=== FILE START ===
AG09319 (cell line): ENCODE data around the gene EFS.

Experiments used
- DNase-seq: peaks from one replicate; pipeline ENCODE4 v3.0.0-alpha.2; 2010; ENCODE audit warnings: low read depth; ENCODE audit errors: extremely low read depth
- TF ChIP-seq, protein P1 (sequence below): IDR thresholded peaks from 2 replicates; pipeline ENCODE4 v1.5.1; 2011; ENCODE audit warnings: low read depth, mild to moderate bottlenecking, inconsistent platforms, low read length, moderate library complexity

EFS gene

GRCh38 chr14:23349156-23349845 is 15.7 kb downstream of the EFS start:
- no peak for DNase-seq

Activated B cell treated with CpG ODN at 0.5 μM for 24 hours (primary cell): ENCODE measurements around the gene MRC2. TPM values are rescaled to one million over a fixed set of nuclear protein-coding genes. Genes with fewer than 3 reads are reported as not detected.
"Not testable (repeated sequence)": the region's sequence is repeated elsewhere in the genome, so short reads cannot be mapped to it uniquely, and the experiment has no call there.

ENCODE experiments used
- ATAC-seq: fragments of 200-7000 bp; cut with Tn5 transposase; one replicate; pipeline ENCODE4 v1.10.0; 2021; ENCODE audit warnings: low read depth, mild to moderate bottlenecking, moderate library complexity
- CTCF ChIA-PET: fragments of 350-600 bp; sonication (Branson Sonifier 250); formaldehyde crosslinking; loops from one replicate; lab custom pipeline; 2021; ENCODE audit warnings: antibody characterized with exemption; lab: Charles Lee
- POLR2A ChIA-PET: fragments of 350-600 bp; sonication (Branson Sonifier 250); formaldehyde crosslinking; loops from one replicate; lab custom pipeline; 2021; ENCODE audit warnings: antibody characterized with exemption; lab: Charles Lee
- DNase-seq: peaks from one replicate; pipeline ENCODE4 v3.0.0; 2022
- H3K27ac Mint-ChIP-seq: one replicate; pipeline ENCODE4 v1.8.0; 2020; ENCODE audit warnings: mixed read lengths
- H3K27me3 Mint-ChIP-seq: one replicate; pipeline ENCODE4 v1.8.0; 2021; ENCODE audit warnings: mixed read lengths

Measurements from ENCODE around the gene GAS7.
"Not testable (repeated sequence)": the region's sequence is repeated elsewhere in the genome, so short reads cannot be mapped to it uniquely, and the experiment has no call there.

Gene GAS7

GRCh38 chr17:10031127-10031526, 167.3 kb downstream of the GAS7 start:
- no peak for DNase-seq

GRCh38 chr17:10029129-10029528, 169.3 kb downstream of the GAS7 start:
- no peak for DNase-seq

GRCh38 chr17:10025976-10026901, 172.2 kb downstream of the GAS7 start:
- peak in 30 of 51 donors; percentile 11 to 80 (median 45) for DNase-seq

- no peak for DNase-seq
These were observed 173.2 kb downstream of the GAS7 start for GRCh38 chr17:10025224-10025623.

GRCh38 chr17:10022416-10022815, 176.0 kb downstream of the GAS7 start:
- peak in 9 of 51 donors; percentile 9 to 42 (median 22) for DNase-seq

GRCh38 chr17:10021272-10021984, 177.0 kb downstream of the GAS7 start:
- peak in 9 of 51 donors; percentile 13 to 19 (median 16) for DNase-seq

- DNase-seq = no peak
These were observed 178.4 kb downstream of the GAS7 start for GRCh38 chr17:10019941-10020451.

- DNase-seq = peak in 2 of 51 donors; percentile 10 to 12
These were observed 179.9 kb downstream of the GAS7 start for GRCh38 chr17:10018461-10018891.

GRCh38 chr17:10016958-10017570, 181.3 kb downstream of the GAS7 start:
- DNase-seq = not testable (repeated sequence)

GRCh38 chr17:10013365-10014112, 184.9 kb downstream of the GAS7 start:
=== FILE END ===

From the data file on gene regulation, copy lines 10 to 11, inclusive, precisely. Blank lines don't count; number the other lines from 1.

ENCODE experiments used
- ATAC-seq: fragments of 200-7000 bp; cut with Tn5 transposase; one replicate; pipeline ENCODE4 v1.10.0; 2021; ENCODE audit warnings: low read depth, mild to moderate bottlenecking, moderate library complexity